Genomic Sequencing – Right Test at the Right Time

If you are reading this, it is likely that you are curious about genomic sequencing and how it may benefit you or a family member with an undiagnosed condition. Genomic sequencing, although a powerful tool, is not always the most appropriate test to find a diagnosis. Here, we describe when genomic sequencing is most useful, what your doctor considers before suggesting this test to you, and what benefits and risks it can lead to as a patient.

What is genomic sequencing?

 Your genome is all your genetic material (i.e. DNA) found in every cell of your body.

The genome is made up of a four-letter chemical code. These chemical letters are A, T, C and G. Your entire genomic code contains 6 billion letters in total. The specific sequence of these letters is important for the normal functioning of your body.

Genomic sequencing is a process that involves ‘spelling out’ your entire genetic code to identify if there are any variants (i.e. genetic changes) that may explain your symptoms. However, this is difficult as we all have many variants in our genomes. Most of these are harmless (or benign), which means they do not cause any change in normal bodily functions. Therefore, genetic specialists will filter out these benign variants and focus on the ones they think are most likely to be the cause of symptoms.

What factors does your doctor consider before suggesting genomic sequencing?

 Genomic sequencing does not always identify the genetic cause of a condition. It is only offered if you have a set of symptoms that is not specific to a certain condition, and other tests have not found a diagnosis. This type of testing may also be offered if you are part of a research study or clinical trial.

Your doctor will consider:

  • How likely it is that your symptoms are being caused by a single gene rather than an interaction between multiple genes;
  • If it is already obvious what condition you have without a genetic diagnosis (therefore, it is unlikely a genomic sequencing test will change your treatment or management plan further);
  • If another type of genetic test is more appropriate; or
  • The cost of the test (i.e. tests other than genomic sequencing may be Medicare-rebated or cheaper, and therefore more appropriate).
What are the benefits associated with genomic sequencing?

 Benefits associated with genomic sequencing may include:

  • If a diagnosis is made you have a name for the condition;
  • Being able to give this diagnosis to your GP, which means they will be able to inform themselves of the condition and provide you with more appropriate healthcare services in the future;
  • Feeling relief even if there is no treatment or cure available;
  • Feeling relief as you no longer have to go through many different tests to find a diagnosis;
  • You may have a change in medical management and treatment strategies more specific to your condition; and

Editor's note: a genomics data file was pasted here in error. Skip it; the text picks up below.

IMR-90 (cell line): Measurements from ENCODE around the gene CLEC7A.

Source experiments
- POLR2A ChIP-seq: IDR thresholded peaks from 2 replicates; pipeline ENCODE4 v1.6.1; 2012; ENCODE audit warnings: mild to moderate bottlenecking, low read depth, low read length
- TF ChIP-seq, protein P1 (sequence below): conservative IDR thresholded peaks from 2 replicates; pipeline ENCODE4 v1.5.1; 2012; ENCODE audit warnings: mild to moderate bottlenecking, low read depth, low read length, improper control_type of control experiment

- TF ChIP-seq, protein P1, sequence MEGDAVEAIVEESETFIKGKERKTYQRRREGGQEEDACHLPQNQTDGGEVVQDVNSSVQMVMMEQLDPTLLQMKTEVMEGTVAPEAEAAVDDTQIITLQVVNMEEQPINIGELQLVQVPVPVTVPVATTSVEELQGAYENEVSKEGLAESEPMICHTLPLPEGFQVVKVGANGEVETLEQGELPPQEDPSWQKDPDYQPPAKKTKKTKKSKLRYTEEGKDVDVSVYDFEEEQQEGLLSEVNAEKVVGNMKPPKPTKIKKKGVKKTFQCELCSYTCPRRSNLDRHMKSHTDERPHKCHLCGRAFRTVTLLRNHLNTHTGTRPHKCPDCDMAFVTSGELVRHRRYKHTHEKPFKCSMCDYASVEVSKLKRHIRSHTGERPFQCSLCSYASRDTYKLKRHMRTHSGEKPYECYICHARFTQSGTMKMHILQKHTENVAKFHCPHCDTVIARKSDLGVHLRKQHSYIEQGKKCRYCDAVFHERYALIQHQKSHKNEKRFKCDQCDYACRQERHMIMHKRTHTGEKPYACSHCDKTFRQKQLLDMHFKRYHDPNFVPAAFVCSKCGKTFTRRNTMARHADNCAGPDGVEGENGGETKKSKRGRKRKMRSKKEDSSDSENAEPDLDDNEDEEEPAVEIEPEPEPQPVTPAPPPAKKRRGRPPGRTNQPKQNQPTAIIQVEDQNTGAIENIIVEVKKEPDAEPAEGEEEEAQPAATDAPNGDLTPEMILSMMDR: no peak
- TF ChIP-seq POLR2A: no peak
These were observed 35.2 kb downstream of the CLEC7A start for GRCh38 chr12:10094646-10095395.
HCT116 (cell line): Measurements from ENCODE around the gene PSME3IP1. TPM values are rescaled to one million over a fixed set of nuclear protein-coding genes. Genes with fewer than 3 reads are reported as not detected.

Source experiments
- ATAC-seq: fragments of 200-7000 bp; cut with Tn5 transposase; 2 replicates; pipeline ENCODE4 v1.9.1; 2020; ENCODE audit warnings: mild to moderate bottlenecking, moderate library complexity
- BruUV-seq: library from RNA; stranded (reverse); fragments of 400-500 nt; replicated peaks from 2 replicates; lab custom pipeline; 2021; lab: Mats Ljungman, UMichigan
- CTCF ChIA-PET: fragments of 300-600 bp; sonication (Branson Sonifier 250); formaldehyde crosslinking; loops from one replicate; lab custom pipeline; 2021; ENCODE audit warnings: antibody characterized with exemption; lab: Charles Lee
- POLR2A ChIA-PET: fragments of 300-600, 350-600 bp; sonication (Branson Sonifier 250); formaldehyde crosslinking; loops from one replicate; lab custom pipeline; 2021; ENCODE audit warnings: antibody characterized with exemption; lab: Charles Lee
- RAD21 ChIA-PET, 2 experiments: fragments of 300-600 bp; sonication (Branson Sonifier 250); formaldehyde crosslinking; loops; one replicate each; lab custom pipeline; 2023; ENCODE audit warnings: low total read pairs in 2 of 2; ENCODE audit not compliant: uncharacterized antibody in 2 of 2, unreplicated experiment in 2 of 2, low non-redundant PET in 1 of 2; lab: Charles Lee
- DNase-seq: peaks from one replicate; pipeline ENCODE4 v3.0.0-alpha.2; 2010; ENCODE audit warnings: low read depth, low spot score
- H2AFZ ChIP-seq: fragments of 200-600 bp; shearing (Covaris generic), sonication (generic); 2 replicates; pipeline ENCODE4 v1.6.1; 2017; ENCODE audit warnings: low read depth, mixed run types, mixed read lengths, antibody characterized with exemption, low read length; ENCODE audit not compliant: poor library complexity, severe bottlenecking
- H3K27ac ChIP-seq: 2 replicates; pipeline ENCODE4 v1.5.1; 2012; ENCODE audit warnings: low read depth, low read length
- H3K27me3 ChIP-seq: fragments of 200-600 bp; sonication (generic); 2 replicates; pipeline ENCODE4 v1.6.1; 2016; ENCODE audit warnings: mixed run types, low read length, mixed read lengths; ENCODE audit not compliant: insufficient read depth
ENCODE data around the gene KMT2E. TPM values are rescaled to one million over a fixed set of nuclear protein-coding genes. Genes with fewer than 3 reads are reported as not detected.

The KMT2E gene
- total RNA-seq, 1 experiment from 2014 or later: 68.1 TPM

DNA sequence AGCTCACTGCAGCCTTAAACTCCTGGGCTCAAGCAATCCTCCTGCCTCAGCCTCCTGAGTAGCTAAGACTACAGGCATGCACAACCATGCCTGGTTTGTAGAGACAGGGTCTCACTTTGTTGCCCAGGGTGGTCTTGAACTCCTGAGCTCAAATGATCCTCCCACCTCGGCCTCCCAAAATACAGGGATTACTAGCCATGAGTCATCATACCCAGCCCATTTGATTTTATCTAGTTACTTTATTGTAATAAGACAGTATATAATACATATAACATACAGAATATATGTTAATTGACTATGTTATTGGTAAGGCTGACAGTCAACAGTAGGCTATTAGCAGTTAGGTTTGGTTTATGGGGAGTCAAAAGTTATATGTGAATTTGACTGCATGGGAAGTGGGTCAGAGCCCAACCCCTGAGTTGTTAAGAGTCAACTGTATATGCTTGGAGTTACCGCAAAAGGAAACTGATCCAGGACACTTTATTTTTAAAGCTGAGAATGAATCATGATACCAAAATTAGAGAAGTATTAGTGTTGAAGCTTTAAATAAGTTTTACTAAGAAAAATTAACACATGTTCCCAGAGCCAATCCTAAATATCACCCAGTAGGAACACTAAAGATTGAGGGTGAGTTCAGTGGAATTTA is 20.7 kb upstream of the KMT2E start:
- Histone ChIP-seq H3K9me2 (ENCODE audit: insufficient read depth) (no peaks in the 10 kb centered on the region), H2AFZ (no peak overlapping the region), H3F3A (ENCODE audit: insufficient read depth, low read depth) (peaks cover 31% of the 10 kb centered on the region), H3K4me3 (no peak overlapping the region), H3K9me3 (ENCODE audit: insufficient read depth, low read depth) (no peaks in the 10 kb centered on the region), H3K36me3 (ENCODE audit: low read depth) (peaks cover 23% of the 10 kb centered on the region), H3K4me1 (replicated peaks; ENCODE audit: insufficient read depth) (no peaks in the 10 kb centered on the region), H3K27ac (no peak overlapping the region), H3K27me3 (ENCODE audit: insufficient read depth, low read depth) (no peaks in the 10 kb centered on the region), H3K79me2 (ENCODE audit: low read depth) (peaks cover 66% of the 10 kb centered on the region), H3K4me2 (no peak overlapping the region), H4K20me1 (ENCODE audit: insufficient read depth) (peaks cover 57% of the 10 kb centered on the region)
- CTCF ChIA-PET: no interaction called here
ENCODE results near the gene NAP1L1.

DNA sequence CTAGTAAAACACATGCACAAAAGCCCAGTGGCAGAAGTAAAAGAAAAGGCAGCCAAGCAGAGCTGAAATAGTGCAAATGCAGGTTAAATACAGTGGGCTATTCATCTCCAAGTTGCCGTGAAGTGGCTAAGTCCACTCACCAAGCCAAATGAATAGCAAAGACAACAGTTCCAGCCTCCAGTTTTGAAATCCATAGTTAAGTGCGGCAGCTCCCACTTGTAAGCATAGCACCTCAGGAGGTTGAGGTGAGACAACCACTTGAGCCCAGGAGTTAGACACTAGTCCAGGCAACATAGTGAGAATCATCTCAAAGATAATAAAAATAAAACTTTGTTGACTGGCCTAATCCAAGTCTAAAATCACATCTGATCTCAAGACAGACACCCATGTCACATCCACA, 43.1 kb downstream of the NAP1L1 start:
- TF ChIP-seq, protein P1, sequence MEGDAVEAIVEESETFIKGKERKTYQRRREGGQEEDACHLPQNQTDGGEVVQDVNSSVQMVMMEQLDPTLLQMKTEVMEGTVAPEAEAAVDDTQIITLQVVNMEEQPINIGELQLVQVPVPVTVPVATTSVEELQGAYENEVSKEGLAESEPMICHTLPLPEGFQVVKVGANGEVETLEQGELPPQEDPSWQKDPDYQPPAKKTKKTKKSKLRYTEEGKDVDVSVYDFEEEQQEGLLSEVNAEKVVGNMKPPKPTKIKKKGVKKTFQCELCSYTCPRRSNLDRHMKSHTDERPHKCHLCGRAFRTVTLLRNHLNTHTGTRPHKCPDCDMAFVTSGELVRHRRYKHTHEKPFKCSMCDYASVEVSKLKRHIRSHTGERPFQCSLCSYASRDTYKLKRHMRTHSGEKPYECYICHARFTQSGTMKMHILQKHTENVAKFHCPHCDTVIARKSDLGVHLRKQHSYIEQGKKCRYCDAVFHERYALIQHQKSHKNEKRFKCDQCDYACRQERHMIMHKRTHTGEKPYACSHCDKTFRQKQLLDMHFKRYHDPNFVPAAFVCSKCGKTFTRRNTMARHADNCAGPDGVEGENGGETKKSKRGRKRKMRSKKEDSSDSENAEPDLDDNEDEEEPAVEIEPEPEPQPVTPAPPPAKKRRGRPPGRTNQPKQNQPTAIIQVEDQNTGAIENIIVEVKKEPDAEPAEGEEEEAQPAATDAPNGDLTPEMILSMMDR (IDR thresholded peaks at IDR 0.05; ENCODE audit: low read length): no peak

• Family members may be tested for the genetic variant causing your condition for family planning or other purposes.

Even if a diagnosis is not made, benefits may include:

  • Other conditions can be ruled out; and
  • Your genomic information may be re-analysed in future when new genetic discoveries are made
What are the risks associated with genomic sequencing?

Because genomic sequencing produces so much data, there is a chance you may receive some uncertain results. These are called variants of unknown significance (VUS) and it is not known whether they do or do not contribute to the development of your condition. However, these are usually not reported. Future research on VUS results may confirm whether it is causing disease. In this case, your results may be looked at again.

There may also be an incidental finding, where a variant is found in a gene that contributes to a different condition. However, testing laboratories will aim to limit the chance of ‘seeing’ these kinds of results. How would you feel if you were to receive these unwanted or unforeseen findings?

It is also important to remember that any genomic information you find about yourself will also impact your biological family members. Do your family members want to know if they are at risk of a certain condition? How will they take this news? Are you prepared to tell them your results if you have to?

Your ability to get affordable life insurance may also be influenced by your genomic data depending on your results. This could also impact other family members, as you share genomic information.

What are the limitations associated with genomic sequencing?

 There are still genetic causes of conditions that have not been discovered yet. This means that the results you receive from a genetic test will depend on what genetic information is currently known. However, this will change with more research. If this is the case, your genomic information may be looked at again in future to see if the genetic cause can be found.

You must provide consent for your genome to be sequenced and to receive the results. Doctors and genetic counsellors will be there to provide information throughout this process if testing is offered to you, but it is ultimately your choice whether you undergo testing.

Genomic sequencing will not give you answers to every single health concern you will ever have, or tell you about your risk of developing all other conditions. It is used in very specific circumstances to find a diagnosis for conditions where a cause cannot be found through other means of testing.


Additional resources:

Australian Genomics – What is genomic testing? (Infographic)

Centre for Genetics Education – Fact Sheet 15 | Genetic and genomic testing

Centre for Genetics Education – Talking to your family about a genetic diagnosis or test result

Genes in Life – Whole Genome Sequencing

Melbourne Genomics Health Alliance – How could genomics help me?

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